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Journal Scan

January 2015

A review of electrolyte disorders in diabetes

Summarized from Liamis G, Liberopoulos E, Barkas F, M Elisaf. Diabetes mellitus and electrolyte disorders. World J Clin Cases 2014; 2,10: 488-96.

Discussion of electrolyte disorders associated with diabetes is most usually confined to the abnormality of plasma/serum sodium and potassium concentrations that occur in the two acute, life-threatening, conditions of decompensated diabetes: diabetic ketoacidosis (DKA) and hyperosmolar non-ketotic coma (HNKC).  

As a recently published review article makes clear this is only a partial view; disturbance of electrolytes is a common feature of diabetes, not necessarily associated with DKA or HNKC nor confined to disturbance of sodium and potassium.  

The authors provide an overview of current understanding regarding the mechanisms that can give rise to electrolyte disorders in diabetes under seven headings: the dysnatremias (hyponatremia and hypernatremia); hypokalemia; hyperkalemia; hypomagnesia; hypocalcemia; hypercalcemia and hypophosphatemia.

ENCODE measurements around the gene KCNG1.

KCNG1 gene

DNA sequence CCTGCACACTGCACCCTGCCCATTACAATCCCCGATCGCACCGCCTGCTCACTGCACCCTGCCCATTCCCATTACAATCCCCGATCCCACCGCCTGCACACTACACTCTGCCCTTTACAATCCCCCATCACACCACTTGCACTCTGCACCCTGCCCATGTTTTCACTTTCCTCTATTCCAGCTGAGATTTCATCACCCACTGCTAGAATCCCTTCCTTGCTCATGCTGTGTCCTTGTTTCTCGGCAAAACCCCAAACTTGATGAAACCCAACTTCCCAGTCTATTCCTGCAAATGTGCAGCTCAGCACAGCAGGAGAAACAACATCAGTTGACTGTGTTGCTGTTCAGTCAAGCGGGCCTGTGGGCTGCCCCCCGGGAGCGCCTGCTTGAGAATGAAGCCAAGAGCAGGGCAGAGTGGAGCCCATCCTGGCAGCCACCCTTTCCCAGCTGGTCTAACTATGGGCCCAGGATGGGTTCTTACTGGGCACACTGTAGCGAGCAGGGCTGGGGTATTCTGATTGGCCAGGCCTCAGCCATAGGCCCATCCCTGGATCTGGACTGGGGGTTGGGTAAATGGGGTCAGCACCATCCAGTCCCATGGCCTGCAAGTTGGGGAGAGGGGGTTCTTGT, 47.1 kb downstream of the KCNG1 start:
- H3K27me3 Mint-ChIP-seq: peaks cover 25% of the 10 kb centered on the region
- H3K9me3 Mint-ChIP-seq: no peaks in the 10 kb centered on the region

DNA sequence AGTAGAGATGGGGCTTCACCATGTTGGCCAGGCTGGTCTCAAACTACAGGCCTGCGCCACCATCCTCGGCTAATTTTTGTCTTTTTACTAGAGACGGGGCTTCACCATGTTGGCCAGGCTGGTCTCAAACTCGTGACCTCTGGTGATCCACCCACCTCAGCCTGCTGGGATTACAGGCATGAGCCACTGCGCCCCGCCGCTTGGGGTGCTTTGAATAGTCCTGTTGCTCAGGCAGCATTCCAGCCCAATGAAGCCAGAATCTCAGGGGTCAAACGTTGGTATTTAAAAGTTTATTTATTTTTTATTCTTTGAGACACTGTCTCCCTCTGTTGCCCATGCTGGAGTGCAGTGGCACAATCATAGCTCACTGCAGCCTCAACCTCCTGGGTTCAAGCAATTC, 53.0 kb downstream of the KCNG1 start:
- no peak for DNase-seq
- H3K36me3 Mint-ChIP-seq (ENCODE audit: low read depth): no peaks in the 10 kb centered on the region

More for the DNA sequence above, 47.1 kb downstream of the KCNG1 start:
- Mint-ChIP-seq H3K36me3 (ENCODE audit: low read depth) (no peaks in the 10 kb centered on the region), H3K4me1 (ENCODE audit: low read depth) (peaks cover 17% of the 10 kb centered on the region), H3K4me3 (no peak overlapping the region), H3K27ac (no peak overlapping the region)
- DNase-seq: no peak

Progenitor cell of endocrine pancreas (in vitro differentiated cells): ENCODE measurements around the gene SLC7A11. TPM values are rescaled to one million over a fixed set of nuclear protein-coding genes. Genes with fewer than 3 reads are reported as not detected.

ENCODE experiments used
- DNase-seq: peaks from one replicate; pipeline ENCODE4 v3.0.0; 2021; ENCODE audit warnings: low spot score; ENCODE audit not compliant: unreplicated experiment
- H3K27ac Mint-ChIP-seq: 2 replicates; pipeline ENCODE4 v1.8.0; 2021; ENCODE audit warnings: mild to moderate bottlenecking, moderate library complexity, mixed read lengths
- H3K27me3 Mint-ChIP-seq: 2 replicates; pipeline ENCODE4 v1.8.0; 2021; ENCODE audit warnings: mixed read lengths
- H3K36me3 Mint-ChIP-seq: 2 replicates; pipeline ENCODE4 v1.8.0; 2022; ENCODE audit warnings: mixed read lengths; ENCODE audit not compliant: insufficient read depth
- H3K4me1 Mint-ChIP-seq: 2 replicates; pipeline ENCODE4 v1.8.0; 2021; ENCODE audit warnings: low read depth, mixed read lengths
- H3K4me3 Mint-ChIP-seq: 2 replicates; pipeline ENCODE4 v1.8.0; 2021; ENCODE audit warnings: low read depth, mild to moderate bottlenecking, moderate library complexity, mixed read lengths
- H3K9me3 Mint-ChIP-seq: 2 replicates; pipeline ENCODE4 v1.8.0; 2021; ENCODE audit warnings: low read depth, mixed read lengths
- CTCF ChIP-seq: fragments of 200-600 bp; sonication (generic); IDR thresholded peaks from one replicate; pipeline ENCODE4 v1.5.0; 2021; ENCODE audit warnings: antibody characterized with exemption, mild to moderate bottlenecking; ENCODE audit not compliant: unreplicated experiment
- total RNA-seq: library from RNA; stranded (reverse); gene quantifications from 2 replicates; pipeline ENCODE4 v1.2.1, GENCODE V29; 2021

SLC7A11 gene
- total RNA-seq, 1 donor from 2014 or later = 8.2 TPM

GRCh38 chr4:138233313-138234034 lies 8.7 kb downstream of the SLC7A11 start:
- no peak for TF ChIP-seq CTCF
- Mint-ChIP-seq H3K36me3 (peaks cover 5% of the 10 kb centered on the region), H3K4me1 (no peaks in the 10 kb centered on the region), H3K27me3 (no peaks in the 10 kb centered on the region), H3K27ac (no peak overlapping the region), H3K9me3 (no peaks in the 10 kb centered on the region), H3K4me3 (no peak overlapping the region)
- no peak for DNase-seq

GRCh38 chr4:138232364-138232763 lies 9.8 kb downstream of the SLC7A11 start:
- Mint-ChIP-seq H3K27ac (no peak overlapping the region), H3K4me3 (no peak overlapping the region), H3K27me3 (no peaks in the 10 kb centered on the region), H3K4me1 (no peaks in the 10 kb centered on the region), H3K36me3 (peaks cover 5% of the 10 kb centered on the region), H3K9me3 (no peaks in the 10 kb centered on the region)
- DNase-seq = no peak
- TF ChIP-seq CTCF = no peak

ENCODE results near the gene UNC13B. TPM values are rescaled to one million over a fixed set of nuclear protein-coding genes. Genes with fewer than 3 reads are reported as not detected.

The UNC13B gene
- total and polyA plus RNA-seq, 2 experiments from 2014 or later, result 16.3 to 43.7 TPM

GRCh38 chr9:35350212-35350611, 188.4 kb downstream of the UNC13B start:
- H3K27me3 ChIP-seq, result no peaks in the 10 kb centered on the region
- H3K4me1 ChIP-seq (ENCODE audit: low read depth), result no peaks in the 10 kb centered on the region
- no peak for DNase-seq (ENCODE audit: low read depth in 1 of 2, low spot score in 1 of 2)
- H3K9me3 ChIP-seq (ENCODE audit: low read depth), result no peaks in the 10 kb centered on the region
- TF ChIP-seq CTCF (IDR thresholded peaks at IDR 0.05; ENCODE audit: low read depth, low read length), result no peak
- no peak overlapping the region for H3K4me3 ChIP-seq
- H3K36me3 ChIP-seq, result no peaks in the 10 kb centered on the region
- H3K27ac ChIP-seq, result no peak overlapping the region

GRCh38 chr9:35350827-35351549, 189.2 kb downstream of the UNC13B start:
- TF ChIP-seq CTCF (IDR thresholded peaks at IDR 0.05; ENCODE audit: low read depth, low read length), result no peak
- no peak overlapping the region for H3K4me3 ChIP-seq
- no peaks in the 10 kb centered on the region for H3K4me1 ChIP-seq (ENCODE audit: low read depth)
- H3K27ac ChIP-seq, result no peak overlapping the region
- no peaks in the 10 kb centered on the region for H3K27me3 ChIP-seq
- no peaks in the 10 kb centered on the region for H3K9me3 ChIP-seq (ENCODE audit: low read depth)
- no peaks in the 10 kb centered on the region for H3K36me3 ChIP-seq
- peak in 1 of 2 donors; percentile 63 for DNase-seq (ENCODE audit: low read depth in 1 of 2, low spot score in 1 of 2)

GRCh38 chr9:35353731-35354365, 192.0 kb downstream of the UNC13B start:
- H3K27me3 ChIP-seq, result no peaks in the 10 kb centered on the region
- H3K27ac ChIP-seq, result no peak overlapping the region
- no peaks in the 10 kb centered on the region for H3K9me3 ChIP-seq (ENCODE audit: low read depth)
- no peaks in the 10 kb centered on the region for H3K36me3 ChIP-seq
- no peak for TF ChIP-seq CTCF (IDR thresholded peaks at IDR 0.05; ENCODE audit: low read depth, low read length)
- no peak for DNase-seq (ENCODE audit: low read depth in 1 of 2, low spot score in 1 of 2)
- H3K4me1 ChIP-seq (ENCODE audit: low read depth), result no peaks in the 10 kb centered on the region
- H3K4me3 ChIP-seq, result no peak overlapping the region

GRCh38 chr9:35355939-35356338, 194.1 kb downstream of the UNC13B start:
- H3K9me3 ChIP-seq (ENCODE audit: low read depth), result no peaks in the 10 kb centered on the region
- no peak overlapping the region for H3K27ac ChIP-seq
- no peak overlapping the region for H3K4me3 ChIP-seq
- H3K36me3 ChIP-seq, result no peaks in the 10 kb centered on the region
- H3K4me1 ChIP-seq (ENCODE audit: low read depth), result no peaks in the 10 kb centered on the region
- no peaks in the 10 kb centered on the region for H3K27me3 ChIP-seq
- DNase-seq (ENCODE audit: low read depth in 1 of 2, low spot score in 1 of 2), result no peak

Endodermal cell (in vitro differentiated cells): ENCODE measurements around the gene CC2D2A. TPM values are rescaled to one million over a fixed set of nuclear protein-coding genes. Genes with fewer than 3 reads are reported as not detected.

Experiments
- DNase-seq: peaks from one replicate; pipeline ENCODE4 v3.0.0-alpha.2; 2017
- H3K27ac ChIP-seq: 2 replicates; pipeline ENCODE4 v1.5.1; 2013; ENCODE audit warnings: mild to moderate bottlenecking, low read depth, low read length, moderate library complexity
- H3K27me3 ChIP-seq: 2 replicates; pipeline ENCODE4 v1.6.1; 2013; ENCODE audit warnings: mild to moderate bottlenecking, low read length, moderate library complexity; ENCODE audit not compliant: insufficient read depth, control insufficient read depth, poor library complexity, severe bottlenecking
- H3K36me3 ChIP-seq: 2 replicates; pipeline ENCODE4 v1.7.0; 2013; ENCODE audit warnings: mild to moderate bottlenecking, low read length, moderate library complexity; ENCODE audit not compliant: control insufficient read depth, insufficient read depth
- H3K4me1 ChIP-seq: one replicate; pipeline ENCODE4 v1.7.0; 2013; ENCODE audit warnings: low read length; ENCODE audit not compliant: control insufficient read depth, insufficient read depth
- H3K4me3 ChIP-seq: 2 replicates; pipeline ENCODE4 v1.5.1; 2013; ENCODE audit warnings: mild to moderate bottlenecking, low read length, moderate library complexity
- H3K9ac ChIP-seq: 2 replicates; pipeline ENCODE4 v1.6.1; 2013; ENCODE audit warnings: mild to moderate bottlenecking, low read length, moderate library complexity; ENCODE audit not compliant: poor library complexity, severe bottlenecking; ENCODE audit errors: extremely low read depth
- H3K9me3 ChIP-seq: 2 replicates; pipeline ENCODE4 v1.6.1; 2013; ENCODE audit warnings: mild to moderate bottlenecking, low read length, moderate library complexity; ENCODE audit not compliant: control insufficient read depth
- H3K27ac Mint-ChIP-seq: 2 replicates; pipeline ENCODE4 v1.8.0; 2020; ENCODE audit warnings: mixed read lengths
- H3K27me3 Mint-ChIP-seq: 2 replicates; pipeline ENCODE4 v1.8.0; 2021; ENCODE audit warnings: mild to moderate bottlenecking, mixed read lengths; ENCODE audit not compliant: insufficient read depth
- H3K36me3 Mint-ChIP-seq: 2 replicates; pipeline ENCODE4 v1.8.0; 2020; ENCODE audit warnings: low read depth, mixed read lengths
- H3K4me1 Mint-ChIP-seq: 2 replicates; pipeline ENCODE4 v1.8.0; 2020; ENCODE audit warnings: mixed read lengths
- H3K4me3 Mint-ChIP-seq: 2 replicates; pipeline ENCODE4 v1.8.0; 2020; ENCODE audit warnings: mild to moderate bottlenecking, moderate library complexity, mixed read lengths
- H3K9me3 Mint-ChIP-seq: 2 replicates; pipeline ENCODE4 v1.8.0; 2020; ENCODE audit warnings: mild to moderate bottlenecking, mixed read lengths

Topics addressed under the dysnatremia heading include: dilutional hyponatremia caused by hyperglycemia due to shift of water from cells to ECF (an osmotic effect of glucose); hypernatremia caused by insufficient water replacement following hypotonic renal loss due to hyperglycemia induced osmotic diuresis; and drug-induced hyponatremia caused by some hypoglycemicgg agents.  

The authors identify and discuss three well-documented mechanisms for hypokalemia in diabetes:  shift of potassium from cells to plasma (ECF) due to administration of insulin; gastrointestinal loss of potassium (due to diabetic induced motility disorders) and renal loss of potassium during osmotic diuresis resulting from hyperglycemia. Reduced plasma magnesium (hypomagnesia) is apparently very common in elderly diabetic patients. 

The authors cite recent study that suggests diabetes is an independent risk factor (OR = 3.32) for hypomagnesia in this age group.   This is just one of many lesser-known aspects of electrolyte disorder in diabetes that are discussed in this wide-ranging, admirably concise up-to-date review article which is supported by 90 references.



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Chris Higgins

has a master's degree in medical biochemistry and he has twenty years experience of work in clinical laboratories.

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